US media firm Liberty Media to buy Formula 1

Formula One cars at Italian Grand Prix Image copyright EPA

US firm Liberty Media has confirmed it is buying the racing business Formula 1 for $4.4bn (£3.3bn).

The move ends years of speculation about the ownership of the company.

Bernie Ecclestone will remain as chief executive but Chase Carey, vice-chairman of 21st Century Fox, will become the new chairman.

Liberty Media has stakes in several sports and entertainment businesses, including the Atlanta Braves Major League Baseball club.

Owned by the billionaire John Malone, Liberty will initially purchase a minority stake in the world's leading motor-racing championship. A full takeover is planned if regulators approve the deal.

The total transaction values the firm at $8bn but includes $4.1bn worth of F1's debt.

Liberty Media is buying the stake from the private equity firm CVC Capital.

CVC has held a stake for the past decade but sold some of its holding in 2012.

It has been criticised for taking considerable profits from the sport, which has suffered from falling TV ratings in recent years.

Image copyright Getty Images
Image caption F1 boss Bernie Ecclestone (right) talks to Red Bull team principal Christian Horner

Analysis: Dan Roan, BBC sports editor

This is one of the biggest deals in sports history and one of the most important moments in the history of F1.

Under overlord Bernie Ecclestone's long command - and the last decade of ownership by private equity group CVC - the motorsport series has enjoyed remarkable growth in terms of global popularity, profits and new races.

Liberty Media will hope to build on these strengths, helping the sport gain new fans, especially in the Americas, and to capitalise on new opportunities around marketing, promotion, digital rights and social media.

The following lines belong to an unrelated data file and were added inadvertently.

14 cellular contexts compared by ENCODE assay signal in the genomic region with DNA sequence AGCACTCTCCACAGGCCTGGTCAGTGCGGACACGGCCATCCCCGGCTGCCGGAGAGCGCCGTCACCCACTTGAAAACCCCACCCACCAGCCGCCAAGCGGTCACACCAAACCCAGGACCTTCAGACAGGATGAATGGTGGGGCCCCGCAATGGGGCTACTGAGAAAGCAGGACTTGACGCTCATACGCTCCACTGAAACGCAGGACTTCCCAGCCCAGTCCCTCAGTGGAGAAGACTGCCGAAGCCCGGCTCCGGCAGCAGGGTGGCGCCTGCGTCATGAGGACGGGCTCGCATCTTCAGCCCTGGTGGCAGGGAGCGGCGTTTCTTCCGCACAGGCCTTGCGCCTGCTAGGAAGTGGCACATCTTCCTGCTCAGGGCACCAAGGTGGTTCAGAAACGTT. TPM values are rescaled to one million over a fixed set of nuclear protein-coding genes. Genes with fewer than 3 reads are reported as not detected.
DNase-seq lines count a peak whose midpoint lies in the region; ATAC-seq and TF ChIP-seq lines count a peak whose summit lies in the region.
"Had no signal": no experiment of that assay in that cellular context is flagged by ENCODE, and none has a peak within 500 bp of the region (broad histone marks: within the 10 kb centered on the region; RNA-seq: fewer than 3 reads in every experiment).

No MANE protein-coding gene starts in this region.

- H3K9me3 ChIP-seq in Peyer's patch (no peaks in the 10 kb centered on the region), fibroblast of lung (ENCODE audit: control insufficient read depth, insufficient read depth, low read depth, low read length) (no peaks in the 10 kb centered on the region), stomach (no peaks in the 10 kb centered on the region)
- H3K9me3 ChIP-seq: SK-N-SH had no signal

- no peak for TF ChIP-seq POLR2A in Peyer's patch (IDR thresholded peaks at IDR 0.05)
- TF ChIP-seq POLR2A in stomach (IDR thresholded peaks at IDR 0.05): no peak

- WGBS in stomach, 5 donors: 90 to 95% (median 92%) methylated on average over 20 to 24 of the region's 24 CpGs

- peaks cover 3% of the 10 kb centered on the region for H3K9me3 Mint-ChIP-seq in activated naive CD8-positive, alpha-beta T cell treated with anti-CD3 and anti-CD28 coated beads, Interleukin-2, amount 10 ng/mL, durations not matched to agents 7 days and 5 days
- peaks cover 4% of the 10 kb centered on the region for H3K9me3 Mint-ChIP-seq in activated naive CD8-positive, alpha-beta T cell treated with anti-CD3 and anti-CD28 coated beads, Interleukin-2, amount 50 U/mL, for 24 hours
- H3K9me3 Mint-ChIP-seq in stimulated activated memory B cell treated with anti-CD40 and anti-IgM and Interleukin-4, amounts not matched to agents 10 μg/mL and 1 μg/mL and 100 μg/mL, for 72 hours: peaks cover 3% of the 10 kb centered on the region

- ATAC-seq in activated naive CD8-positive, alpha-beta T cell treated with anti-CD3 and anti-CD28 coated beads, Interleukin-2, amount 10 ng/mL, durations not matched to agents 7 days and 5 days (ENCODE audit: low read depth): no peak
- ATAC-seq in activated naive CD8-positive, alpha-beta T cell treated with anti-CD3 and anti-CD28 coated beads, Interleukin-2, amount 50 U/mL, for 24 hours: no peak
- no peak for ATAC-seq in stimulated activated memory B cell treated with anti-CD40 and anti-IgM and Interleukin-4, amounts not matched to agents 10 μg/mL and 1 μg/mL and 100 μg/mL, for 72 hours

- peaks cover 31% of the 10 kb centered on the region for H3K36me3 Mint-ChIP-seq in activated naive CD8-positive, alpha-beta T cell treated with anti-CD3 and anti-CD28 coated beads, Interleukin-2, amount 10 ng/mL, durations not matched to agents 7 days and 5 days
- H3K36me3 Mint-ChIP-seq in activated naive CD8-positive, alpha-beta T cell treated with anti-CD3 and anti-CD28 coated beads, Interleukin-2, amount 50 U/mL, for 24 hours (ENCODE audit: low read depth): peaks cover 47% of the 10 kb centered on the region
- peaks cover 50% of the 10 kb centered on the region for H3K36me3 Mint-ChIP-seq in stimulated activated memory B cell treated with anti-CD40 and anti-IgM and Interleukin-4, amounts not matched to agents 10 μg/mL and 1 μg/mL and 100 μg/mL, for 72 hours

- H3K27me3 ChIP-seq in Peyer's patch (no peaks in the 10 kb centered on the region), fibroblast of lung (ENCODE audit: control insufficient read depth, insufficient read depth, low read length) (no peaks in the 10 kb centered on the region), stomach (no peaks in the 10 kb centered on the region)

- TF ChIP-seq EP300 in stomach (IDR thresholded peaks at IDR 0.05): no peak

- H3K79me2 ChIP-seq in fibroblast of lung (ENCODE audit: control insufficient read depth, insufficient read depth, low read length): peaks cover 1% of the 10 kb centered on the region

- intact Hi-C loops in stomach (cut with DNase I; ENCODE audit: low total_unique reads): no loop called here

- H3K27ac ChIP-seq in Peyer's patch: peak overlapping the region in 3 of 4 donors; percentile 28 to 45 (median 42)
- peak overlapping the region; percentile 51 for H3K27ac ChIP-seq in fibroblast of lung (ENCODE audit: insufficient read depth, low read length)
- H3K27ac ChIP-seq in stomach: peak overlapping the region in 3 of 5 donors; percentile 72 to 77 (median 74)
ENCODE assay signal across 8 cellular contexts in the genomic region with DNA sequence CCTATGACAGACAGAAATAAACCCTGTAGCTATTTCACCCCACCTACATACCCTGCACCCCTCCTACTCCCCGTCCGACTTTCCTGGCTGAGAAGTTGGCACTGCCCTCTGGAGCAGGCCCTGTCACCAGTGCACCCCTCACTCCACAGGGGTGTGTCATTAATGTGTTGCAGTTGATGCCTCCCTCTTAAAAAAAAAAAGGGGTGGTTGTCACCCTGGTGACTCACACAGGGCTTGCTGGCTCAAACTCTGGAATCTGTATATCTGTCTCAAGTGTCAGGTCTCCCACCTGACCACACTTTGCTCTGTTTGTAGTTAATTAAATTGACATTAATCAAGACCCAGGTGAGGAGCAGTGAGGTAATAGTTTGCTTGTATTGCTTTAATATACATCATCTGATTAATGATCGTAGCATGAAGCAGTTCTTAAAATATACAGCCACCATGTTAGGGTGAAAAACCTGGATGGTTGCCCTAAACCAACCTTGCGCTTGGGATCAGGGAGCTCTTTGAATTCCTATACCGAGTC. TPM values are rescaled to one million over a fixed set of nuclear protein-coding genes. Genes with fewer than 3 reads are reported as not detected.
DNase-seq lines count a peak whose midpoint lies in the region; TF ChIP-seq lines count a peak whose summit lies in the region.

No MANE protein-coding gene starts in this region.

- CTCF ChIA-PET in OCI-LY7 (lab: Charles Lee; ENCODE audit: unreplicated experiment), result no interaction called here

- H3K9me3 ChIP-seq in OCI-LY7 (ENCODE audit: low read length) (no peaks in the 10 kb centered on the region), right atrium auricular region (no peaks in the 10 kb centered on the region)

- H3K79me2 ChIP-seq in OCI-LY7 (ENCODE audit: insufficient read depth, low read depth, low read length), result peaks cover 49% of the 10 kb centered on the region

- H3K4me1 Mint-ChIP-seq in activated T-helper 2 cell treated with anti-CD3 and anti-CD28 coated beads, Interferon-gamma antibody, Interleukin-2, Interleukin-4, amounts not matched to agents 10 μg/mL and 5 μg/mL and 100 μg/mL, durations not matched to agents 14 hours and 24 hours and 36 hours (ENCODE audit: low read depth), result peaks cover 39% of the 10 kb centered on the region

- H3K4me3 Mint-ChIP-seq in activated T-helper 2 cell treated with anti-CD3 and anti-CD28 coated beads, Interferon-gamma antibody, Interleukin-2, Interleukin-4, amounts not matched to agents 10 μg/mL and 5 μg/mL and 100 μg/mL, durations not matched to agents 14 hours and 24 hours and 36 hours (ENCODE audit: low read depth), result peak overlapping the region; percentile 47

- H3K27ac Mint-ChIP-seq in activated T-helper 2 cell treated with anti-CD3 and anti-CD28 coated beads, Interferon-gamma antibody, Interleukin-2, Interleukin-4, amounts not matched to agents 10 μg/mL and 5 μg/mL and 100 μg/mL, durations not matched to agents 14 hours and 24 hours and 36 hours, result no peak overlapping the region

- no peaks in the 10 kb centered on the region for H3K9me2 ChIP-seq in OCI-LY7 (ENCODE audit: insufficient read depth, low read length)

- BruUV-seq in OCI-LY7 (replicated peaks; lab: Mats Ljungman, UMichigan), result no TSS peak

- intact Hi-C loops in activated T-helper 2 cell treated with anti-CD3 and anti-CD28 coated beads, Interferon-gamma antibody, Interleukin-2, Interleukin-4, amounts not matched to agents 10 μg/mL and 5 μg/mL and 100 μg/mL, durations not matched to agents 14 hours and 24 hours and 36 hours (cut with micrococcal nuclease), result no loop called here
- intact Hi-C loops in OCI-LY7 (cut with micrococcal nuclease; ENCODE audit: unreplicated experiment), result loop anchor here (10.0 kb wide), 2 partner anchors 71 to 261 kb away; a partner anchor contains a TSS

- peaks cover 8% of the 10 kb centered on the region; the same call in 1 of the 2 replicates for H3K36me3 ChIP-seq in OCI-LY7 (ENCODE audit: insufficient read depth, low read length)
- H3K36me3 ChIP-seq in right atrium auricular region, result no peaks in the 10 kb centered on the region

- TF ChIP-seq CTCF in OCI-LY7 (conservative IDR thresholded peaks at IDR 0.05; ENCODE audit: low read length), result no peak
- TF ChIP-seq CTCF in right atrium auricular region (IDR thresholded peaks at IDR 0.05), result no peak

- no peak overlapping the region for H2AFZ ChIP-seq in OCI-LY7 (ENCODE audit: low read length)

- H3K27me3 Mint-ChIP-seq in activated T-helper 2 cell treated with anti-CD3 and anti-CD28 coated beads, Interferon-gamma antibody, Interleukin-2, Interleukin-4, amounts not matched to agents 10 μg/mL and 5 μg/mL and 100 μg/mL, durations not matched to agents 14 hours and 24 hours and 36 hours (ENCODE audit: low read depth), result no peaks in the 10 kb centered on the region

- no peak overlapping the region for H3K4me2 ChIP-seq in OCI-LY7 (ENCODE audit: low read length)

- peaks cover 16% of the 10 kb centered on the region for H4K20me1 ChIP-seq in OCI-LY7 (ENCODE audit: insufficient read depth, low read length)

However, assuming European regulators approve the takeover, there are issues that the new US owners will need to address - the decline in appeal among younger audiences in an ultra-competitive sporting landscape, the rising costs to teams, fans and circuits, and the predictability of races.

Many inside the sport will be relieved to see the back of CVC, which has done very well out of its investment, and excited by the future. But this is also the beginning of the end of Mr Ecclestone's remarkable reign. Inevitably there will be uncertainty.

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"We are excited to become part of Formula 1," said Greg Maffei, chief executive of Liberty Media.

"We think our long-term perspective and expertise with media and sports assets will allow us to be good stewards of Formula 1 and benefit fans, teams and our shareholders."

Mr Ecclestone said: "I would like to welcome Liberty Media and Chase Carey to Formula 1 and I look forward to working with them."

Earlier, he said in an interview with Reuters that he had been asked to stay on for three years and would miss the Singapore Grand Prix on 18 September as he needed be in London for the negotiations.

The 85-year-old British businessman has run the sport for 40 years.

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